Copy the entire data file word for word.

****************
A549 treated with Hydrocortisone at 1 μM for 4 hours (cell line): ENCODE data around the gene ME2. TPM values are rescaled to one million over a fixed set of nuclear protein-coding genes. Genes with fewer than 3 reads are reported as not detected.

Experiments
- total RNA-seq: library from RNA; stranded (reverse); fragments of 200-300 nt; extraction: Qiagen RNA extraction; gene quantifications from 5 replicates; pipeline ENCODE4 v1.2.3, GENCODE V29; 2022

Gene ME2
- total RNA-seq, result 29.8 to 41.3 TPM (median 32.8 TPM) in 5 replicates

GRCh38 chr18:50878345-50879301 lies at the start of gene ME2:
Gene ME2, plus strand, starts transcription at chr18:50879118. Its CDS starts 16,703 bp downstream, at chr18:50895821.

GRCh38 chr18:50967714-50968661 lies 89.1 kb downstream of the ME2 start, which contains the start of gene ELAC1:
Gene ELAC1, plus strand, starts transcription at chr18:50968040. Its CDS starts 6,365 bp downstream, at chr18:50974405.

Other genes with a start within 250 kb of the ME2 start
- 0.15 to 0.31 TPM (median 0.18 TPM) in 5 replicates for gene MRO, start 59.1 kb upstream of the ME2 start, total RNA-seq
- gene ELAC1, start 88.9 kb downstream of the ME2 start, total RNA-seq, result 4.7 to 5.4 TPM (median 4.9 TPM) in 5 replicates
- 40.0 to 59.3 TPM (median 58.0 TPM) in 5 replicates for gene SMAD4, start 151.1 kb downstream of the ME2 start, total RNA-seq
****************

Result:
A549 treated with Hydrocortisone at 1 μM for 4 hours (cell line): ENCODE data around the gene ME2. TPM values are rescaled to one million over a fixed set of nuclear protein-coding genes. Genes with fewer than 3 reads are reported as not detected.

Experiments
- total RNA-seq: library from RNA; stranded (reverse); fragments of 200-300 nt; extraction: Qiagen RNA extraction; gene quantifications from 5 replicates; pipeline ENCODE4 v1.2.3, GENCODE V29; 2022

Gene ME2
- total RNA-seq, result 29.8 to 41.3 TPM (median 32.8 TPM) in 5 replicates

GRCh38 chr18:50878345-50879301 lies at the start of gene ME2:
Gene ME2, plus strand, starts transcription at chr18:50879118. Its CDS starts 16,703 bp downstream, at chr18:50895821.

GRCh38 chr18:50967714-50968661 lies 89.1 kb downstream of the ME2 start, which contains the start of gene ELAC1:
Gene ELAC1, plus strand, starts transcription at chr18:50968040. Its CDS starts 6,365 bp downstream, at chr18:50974405.

Other genes with a start within 250 kb of the ME2 start
- 0.15 to 0.31 TPM (median 0.18 TPM) in 5 replicates for gene MRO, start 59.1 kb upstream of the ME2 start, total RNA-seq
- gene ELAC1, start 88.9 kb downstream of the ME2 start, total RNA-seq, result 4.7 to 5.4 TPM (median 4.9 TPM) in 5 replicates
- 40.0 to 59.3 TPM (median 58.0 TPM) in 5 replicates for gene SMAD4, start 151.1 kb downstream of the ME2 start, total RNA-seq